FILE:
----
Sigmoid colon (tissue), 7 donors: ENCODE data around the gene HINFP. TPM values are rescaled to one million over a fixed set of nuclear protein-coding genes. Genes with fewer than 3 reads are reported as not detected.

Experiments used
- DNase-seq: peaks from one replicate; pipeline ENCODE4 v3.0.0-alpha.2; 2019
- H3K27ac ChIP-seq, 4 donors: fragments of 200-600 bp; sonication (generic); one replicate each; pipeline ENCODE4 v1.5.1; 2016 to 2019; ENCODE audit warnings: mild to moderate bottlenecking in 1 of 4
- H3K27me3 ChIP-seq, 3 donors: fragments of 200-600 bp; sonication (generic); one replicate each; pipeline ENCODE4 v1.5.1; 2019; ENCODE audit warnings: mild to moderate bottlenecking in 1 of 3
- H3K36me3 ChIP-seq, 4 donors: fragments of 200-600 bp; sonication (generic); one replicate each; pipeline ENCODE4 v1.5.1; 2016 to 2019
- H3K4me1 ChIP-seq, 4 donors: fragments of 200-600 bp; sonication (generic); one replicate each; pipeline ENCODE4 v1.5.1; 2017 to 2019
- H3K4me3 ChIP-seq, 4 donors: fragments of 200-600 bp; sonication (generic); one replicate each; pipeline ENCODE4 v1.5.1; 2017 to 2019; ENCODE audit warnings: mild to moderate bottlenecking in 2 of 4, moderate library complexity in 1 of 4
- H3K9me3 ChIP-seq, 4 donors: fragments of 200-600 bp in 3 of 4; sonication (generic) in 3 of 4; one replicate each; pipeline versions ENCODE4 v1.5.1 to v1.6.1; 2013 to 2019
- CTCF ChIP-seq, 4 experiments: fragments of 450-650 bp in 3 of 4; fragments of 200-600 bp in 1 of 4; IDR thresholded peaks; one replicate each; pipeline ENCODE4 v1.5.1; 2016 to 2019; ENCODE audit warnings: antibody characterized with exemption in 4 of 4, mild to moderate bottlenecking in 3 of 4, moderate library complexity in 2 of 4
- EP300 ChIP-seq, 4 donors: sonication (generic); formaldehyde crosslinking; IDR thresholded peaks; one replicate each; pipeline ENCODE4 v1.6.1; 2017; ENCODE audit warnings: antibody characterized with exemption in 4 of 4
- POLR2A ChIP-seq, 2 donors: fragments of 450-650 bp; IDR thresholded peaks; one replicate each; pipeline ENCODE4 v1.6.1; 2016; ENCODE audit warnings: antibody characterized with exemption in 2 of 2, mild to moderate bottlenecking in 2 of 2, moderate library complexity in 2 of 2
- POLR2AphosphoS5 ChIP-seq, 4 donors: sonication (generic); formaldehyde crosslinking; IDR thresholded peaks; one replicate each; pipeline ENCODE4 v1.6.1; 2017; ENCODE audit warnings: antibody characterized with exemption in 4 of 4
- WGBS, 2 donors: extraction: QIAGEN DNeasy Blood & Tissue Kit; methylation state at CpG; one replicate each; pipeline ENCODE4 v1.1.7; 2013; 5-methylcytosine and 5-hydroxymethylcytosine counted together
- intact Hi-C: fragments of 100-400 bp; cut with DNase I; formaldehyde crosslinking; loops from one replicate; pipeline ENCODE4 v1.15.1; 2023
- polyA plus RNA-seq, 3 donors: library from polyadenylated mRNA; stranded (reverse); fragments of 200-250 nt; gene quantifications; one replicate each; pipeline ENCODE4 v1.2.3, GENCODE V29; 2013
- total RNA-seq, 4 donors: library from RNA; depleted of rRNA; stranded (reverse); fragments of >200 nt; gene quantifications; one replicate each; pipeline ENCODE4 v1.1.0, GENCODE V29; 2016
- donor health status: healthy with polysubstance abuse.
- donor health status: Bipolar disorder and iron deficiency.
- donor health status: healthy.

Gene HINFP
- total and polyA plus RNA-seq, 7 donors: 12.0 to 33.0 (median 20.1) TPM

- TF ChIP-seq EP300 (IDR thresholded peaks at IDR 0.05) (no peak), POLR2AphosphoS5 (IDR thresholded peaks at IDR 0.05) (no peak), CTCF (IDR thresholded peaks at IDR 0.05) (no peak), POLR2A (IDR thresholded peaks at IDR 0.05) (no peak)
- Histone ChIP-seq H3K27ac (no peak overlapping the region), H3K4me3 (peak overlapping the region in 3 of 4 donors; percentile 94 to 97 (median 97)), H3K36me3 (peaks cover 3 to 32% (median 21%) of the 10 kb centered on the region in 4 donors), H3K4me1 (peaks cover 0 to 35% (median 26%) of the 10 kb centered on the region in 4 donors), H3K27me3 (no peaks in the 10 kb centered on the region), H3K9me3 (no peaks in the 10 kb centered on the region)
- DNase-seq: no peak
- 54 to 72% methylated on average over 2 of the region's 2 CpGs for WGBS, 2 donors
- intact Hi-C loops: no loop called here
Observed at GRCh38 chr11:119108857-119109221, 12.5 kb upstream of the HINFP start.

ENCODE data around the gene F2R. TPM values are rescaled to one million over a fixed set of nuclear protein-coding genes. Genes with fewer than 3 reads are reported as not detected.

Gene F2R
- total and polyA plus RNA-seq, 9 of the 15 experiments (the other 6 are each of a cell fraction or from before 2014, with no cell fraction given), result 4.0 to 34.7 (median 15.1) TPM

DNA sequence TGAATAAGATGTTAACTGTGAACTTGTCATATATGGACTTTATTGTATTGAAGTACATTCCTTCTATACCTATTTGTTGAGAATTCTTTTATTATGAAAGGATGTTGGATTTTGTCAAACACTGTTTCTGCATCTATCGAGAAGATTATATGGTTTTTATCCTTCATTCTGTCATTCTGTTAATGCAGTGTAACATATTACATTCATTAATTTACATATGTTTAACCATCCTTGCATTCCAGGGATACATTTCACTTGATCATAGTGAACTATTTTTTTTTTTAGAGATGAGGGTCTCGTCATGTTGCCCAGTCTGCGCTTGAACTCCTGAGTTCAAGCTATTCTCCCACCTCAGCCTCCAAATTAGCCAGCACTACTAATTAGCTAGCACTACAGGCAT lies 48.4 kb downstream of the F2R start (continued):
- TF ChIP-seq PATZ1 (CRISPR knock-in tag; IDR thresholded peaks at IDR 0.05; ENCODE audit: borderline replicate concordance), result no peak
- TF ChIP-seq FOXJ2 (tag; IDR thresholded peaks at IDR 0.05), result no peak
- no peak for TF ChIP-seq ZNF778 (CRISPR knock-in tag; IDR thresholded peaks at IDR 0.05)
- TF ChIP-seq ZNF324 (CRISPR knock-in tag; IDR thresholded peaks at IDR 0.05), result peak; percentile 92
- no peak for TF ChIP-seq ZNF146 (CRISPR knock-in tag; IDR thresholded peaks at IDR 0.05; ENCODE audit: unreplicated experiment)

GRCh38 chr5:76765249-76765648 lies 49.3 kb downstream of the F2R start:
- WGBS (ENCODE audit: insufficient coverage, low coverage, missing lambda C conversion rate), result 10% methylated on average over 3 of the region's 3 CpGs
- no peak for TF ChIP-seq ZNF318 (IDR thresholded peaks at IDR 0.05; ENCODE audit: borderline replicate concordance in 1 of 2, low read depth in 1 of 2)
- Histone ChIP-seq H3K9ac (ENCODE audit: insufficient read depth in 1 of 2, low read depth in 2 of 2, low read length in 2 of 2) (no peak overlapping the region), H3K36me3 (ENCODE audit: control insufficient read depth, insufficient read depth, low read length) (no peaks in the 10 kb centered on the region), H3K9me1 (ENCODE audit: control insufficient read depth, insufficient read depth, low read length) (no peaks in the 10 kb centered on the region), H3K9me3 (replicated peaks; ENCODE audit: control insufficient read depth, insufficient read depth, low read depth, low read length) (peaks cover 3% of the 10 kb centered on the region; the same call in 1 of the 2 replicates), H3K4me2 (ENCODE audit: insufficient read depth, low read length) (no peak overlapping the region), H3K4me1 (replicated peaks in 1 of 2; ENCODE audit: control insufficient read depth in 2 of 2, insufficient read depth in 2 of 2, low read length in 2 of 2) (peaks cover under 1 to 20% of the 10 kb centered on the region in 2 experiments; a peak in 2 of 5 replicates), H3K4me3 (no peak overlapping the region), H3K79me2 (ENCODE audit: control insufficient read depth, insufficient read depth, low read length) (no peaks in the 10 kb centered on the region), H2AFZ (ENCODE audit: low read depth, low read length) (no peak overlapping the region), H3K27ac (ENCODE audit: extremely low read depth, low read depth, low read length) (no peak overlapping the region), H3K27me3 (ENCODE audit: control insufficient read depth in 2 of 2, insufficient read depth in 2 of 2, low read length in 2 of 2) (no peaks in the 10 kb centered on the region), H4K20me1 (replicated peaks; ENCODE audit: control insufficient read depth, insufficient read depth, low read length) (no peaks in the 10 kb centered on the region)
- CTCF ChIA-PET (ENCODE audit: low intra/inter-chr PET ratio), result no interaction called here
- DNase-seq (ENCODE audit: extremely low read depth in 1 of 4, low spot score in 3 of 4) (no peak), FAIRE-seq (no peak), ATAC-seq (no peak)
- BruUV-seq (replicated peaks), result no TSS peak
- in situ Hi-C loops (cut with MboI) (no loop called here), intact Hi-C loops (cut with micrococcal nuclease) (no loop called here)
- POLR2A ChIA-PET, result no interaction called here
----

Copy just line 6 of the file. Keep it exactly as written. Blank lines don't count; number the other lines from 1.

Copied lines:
- H3K36me3 ChIP-seq, 4 donors: fragments of 200-600 bp; sonication (generic); one replicate each; pipeline ENCODE4 v1.5.1; 2016 to 2019